Lathika, began her tryst with politics as the Kerala Students Union (KSU) [2] Counsellor at Kuriakose Elias College, Mannanam, in Kottayam, Kerala. She had twice been elected as a member of the Kottayam District Panchayat and also served as the District Panchayat President for a term in Kottayam in the year 2000. In the 2011 assembly polls, Lathika even contested on a Congress ticket against the former Kerala Chief Minister (CM) and Communist Party of India (Marxist) - CPI (M) veteran V S Achuthanandan in Malampuzha constituency, a CPI (M) bastion in Palakkad district Kerala, but she failed. There were accusations at that time that Lathika was allotted a seat in a stronghold of CPI (M) where she had little or no chance to win. During that time senior leader Achuthanandan even made defamatory remarks against Lathika, a move which Lathika and many women in the state viewed as an attempt to assassinate her character using ‘innuendos’ (Babu, 2011). This time, by tonsuring her head, Lathika has given a befitting reply to the male-chauvinists and society as a whole. She made it clear that one side of her head was tonsured against CM Pinarayi Vijayan’s anti-women policies and the insensitivity of the Central government towards atrocities against women in North India, while the other half is in protest against the suppression of women by her own party. Thus she has made it clear that it was a protest against the misogynistic attitude of political parties. The protest and the resignation once again highlighted the patriarchal and male chauvinistic approach in ticketing [3] even in a state like Kerala that boasts for its female literacy and other such human development indexes. Though Lathika failed in the recently concluded assembly polls, her candidature itself has sent a strong message regarding the unfair treatment meted out to women in politics and society as a whole.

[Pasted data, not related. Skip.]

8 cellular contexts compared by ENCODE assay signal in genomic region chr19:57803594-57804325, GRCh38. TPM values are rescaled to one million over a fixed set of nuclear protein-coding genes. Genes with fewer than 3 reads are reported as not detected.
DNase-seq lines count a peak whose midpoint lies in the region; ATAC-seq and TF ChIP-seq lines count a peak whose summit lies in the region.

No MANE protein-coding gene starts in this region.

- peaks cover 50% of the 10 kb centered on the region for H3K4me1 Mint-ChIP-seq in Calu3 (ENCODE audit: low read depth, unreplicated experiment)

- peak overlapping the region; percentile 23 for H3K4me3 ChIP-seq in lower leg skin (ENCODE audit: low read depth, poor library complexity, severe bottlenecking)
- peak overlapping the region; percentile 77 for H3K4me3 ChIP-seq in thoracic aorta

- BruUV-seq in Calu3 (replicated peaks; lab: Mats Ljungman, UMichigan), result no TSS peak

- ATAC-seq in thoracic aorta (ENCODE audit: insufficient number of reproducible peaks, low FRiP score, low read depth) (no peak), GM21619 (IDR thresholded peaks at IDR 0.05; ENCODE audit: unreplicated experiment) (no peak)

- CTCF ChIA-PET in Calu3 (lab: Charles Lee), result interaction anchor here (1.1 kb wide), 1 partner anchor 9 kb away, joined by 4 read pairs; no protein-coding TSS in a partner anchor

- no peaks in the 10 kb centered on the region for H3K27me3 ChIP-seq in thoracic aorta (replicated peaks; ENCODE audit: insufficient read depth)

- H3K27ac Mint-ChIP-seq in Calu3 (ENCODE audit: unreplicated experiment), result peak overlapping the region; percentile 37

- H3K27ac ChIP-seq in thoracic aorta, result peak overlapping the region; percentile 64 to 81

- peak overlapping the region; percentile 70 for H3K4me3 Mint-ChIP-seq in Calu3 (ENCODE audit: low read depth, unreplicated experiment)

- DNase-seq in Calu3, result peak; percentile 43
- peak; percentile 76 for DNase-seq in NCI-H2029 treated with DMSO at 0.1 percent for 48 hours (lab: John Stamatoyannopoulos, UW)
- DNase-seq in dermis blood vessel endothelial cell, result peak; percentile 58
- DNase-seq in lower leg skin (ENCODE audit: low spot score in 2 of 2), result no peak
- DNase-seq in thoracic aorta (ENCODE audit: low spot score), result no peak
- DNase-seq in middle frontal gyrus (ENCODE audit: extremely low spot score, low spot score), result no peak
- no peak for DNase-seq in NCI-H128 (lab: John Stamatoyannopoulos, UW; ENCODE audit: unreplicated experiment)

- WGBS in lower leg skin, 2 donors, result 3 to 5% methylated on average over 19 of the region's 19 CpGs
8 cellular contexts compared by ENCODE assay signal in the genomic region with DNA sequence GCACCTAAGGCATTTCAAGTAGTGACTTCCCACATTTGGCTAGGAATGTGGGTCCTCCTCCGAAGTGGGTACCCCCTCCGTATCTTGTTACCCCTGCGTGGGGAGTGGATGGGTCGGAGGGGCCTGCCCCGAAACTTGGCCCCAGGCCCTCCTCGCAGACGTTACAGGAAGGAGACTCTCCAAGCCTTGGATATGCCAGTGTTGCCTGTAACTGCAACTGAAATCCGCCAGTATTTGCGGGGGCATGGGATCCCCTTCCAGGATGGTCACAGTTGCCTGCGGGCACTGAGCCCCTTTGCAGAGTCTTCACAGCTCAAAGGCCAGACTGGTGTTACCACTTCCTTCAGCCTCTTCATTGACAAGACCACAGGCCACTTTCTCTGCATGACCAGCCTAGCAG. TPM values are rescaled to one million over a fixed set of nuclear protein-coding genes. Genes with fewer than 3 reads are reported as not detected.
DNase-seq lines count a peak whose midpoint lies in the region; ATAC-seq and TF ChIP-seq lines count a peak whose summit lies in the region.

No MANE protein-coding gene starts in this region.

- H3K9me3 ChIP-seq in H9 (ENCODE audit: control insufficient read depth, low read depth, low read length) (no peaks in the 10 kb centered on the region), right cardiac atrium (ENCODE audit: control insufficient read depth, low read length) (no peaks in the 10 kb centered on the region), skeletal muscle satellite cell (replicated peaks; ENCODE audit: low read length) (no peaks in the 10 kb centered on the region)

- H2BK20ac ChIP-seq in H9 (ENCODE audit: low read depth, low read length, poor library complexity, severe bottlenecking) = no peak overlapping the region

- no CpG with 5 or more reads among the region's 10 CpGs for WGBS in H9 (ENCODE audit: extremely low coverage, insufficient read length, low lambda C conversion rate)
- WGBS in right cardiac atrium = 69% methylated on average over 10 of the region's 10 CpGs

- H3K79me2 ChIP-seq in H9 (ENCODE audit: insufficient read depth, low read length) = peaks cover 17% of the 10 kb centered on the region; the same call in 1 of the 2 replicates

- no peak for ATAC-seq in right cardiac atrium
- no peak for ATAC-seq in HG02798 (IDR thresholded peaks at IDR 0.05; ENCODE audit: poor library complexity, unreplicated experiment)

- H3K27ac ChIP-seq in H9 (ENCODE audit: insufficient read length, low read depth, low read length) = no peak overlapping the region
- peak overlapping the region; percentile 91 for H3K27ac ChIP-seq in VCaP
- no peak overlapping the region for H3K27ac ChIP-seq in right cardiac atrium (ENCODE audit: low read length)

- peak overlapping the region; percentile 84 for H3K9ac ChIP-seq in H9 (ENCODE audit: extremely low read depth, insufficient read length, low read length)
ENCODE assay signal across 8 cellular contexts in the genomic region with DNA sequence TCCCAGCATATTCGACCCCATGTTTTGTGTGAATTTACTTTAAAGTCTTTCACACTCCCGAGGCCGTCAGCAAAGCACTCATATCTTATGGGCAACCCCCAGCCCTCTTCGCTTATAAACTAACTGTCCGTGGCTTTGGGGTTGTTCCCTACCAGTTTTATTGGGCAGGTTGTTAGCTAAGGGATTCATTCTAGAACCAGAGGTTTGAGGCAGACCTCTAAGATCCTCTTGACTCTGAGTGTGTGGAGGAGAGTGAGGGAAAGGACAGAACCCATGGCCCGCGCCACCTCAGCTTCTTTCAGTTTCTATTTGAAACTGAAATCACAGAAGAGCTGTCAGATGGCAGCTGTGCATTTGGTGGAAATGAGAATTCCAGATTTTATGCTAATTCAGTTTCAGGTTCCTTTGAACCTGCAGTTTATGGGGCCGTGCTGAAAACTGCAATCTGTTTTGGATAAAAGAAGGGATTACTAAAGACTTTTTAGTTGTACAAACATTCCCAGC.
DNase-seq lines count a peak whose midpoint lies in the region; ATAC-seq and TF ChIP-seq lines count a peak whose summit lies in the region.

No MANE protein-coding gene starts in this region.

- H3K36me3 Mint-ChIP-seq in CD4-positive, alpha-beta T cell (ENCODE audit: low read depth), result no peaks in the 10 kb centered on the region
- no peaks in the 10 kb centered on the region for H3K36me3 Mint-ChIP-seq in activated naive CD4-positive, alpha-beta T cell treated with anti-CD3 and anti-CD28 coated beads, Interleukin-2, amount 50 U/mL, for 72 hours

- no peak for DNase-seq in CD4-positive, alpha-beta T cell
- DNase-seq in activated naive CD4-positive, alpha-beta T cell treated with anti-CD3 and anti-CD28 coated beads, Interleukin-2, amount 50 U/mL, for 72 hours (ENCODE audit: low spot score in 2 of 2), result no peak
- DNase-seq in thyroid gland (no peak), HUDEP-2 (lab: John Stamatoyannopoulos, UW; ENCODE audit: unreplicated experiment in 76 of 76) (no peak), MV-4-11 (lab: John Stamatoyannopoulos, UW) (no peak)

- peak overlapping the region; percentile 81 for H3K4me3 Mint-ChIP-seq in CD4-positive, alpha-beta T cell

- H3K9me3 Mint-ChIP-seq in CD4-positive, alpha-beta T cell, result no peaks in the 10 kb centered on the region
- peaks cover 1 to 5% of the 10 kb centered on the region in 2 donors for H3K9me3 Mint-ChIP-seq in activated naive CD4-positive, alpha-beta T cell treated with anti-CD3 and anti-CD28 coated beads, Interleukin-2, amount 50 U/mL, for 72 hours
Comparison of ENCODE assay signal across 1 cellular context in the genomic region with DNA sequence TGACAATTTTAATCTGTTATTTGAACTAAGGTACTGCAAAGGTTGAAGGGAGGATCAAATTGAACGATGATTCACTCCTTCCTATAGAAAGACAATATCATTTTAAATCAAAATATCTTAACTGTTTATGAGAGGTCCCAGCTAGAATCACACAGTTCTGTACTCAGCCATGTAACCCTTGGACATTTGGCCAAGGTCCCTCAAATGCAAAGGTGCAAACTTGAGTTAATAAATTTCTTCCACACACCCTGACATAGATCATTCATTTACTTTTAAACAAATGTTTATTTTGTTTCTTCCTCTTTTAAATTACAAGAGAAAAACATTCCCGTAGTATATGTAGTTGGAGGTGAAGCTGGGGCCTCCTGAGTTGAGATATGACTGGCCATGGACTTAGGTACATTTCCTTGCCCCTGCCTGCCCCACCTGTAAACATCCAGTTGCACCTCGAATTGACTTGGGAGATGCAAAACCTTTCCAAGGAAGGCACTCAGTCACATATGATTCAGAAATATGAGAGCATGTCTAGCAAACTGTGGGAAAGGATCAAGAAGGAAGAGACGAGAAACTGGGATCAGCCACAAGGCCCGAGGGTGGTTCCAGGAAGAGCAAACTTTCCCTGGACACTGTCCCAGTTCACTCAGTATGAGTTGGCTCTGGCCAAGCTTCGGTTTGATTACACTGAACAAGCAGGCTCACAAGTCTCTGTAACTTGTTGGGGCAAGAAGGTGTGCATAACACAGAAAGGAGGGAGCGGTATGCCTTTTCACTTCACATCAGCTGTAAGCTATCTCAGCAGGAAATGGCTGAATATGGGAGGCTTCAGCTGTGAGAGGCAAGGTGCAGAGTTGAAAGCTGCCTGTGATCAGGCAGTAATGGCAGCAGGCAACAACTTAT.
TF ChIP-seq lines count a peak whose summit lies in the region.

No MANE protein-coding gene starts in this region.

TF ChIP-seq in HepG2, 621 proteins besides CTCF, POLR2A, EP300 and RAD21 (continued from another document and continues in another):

Amidst these high-voltage dramas, the emergence of two women candidates, K K Rema, leader of Revolutionary Marxist Party (RMP) and widow of slain RMP leader T P Chandrashekaran and Bhagyavathi, popularly known as ‘Walayar Amma’, whose children were raped and killed in 2017 has drawn attention for political and apolitical reasons. All three women, Lathika [4], Rema and Bhagyavathy have certain things in common — they are living survivors posing a challenge to a male-dominated society that tried to supress their fight for the causes they believe in. They have been hounded, threatened, and even subjected to character assassination for raising their voice against the injustice meted out to them by the patriarchal political society with vested interests. Lathika is protesting against the skewed representation and misogyny of political parties, Rema [5] is fighting against violence and political fascism and for Bhagyavathi, who also tonsured her head, to secure justice for her two young girls, who were allegedly raped and later died under dubious circumstances in 2017. Bhagyavathy has made it clear that she is contesting against CM Vijayan not to win elections but to ensure speedy justice to her daughters. [6]

Unlike Lathika’s, the election campaign by Rema and Bhagyavathi , who are victims of the vicious politics is giving a big headache to the ruling Left front. Their candidacy have sparked debates among the electorate, particularly the poignant causes raised by these two women. It is clear that the causes they fight for resulted from the failure of rule of law and democratic deficit in the governance and political systems [7].